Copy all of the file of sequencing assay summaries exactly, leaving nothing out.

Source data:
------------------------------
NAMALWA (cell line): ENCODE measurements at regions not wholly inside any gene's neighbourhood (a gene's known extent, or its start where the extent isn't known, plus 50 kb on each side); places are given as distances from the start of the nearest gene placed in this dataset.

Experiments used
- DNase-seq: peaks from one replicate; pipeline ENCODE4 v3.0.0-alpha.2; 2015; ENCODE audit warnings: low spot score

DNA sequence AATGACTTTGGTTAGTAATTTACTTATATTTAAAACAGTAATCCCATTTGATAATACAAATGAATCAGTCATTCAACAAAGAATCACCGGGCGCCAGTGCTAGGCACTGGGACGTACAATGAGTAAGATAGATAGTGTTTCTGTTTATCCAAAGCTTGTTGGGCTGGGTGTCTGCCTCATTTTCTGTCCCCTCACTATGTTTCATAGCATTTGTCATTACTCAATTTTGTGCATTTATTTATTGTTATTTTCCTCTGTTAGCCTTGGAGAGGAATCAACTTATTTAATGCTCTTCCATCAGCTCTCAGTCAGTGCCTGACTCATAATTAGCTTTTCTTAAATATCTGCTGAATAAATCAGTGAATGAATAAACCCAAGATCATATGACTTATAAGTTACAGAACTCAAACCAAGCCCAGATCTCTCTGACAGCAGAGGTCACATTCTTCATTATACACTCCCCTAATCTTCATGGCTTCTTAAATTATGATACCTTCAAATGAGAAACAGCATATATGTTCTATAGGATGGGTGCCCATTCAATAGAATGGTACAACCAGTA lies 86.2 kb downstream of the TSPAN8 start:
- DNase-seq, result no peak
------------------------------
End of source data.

NAMALWA (cell line): ENCODE measurements at regions not wholly inside any gene's neighbourhood (a gene's known extent, or its start where the extent isn't known, plus 50 kb on each side); places are given as distances from the start of the nearest gene placed in this dataset.

Experiments used
- DNase-seq: peaks from one replicate; pipeline ENCODE4 v3.0.0-alpha.2; 2015; ENCODE audit warnings: low spot score

DNA sequence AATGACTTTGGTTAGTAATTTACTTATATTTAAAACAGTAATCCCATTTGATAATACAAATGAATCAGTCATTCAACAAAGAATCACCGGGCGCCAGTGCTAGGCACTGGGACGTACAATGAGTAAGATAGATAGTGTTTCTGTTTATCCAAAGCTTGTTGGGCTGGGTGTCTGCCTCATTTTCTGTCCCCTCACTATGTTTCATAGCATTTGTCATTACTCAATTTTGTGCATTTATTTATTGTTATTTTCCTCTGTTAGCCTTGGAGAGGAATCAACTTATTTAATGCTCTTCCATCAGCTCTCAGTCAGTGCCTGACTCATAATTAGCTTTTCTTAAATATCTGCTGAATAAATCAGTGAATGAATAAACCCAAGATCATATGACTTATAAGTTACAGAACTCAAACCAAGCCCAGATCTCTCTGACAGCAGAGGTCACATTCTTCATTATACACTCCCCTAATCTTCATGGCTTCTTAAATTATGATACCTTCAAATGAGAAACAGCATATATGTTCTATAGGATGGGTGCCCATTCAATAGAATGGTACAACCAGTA lies 86.2 kb downstream of the TSPAN8 start:
- DNase-seq, result no peak